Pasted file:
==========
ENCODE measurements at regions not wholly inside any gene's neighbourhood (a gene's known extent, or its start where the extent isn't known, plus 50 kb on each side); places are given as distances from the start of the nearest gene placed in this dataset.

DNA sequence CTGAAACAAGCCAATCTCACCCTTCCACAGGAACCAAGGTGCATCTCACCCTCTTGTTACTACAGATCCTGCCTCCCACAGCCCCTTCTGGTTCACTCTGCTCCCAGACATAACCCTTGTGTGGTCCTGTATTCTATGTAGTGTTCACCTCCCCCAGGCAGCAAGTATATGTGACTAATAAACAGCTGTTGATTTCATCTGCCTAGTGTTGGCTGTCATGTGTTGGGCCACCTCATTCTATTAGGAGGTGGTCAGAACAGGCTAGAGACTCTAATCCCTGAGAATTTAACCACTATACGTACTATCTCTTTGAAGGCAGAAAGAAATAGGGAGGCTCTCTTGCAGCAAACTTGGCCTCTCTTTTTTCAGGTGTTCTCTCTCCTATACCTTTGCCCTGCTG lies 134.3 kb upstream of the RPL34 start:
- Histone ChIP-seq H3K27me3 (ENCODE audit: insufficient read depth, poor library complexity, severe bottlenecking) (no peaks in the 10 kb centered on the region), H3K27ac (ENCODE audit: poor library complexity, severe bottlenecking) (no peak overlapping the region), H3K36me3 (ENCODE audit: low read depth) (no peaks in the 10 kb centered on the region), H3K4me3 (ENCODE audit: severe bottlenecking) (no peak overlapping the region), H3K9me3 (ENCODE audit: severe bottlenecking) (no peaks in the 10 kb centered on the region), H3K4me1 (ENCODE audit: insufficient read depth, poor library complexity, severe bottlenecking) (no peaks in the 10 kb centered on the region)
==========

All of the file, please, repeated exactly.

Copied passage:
ENCODE measurements at regions not wholly inside any gene's neighbourhood (a gene's known extent, or its start where the extent isn't known, plus 50 kb on each side); places are given as distances from the start of the nearest gene placed in this dataset.

DNA sequence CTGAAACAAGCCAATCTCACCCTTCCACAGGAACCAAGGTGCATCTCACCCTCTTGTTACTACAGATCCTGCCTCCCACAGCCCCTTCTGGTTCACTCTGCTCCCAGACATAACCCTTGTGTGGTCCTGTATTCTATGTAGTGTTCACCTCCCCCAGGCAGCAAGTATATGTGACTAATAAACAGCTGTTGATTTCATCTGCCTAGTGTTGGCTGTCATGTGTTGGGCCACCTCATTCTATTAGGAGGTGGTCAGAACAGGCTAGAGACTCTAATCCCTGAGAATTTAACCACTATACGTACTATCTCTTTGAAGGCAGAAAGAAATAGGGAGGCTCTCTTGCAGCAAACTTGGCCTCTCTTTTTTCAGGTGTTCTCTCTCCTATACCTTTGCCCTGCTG lies 134.3 kb upstream of the RPL34 start:
- Histone ChIP-seq H3K27me3 (ENCODE audit: insufficient read depth, poor library complexity, severe bottlenecking) (no peaks in the 10 kb centered on the region), H3K27ac (ENCODE audit: poor library complexity, severe bottlenecking) (no peak overlapping the region), H3K36me3 (ENCODE audit: low read depth) (no peaks in the 10 kb centered on the region), H3K4me3 (ENCODE audit: severe bottlenecking) (no peak overlapping the region), H3K9me3 (ENCODE audit: severe bottlenecking) (no peaks in the 10 kb centered on the region), H3K4me1 (ENCODE audit: insufficient read depth, poor library complexity, severe bottlenecking) (no peaks in the 10 kb centered on the region)